(Thomson Reuters Foundation) - A Pakistan court on Wednesday ruled against a man who had remarried without his first wife’s permission in a landmark verdict that was applauded by women’s right activists.
Judicial magistrate Ali Jawwad Naqvi announced the verdict in a Lahore lower court, ordering the man to serve a six-month jail term and pay a fine of 200,000 Pakistani rupee ($1,902.95).
It was the first time a court in Pakistan had sided with the woman under a 2015 family law, and followed a petition by Ayesha Bibi, who said her husband, Shahzad Saqib, had wed for a second time without her approval.
"To get married without your first wife’s permission is breaking the law," she had argued in her appeal.
The court rejected the man’s argument that he did not need her permission because his religion allowed him four marriages.
The Council of Islamic Ideology (CII), a body that advises the government on the compatibility of laws with Islam, has often criticised the demand for a wife’s written approval if her husband wants to remarry. But the CII’s recommendations are not legally binding.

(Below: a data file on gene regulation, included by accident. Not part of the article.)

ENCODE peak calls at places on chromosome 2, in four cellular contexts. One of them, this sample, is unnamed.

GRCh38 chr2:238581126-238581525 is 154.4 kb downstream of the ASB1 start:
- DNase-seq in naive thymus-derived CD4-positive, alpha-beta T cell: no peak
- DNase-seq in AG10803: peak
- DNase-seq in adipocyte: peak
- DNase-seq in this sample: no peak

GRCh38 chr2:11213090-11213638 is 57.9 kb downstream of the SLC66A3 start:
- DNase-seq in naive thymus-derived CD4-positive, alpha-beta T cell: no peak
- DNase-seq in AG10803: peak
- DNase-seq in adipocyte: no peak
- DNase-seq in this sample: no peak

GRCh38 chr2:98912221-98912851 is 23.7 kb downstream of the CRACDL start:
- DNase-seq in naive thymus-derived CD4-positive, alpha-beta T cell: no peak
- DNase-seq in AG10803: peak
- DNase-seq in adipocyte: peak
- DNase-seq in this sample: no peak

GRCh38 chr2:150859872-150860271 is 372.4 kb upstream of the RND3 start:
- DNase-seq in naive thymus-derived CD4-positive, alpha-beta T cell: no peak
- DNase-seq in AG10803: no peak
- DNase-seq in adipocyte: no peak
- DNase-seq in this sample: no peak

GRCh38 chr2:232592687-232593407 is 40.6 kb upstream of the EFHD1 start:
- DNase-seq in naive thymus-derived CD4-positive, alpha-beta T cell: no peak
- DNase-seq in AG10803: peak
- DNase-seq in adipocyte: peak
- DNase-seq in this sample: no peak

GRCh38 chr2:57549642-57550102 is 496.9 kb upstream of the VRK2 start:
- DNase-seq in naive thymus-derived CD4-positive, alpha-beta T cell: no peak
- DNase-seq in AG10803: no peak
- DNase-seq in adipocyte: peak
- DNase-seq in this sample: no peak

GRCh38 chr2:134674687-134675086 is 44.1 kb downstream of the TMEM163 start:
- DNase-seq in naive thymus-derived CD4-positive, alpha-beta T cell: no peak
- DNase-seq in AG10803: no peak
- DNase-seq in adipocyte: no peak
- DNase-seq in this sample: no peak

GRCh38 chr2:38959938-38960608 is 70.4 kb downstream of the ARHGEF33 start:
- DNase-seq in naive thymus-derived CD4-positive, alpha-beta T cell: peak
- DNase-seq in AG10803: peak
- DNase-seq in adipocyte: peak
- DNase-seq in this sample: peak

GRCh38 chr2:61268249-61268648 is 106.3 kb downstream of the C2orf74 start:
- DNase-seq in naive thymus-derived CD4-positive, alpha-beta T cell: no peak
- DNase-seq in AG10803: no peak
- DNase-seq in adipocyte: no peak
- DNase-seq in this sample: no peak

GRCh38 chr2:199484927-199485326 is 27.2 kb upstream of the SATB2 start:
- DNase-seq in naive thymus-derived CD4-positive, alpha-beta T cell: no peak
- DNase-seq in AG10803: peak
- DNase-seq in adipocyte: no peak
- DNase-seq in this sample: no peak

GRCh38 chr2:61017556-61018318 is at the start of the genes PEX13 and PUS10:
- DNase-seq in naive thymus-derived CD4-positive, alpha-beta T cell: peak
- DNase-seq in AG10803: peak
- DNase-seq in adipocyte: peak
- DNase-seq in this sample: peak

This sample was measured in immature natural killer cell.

Women’s rights activists applauded the ruling.
"It is encouraging that a wronged woman has used this law to complain to the court. The decision augurs well for women’s empowerment," Romana Bashir, who heads a non-governmental organisation, Peace and Development Foundation, told the Thomson Reuters Foundation.
Fauzia Viqar, chair of the Punjab Commission on the Status of Women, a body promoting women’s rights, welcomed the verdict as a way to strengthen women’s hand in a conservative society.
"The decision sets an important precedent. It will discourage polygamy and encourage women to take up their case with the courts. It will create awareness among people, in general, and women, in particular. Wronged women using this law will lead to their empowerment," said Viqar.
Polygamy is not widespread in Pakistan.
No statistics are available, but the Institute of Policy Studies, an Islamabad-based non-profit research organisation, found it was most common in rural areas in families without a male heir or in cases when men fell in love with another woman.
It rarely occurs in cities, the group found.
The husband has the right to challenge his conviction in the Lahore case, though it was not clear if he would do so.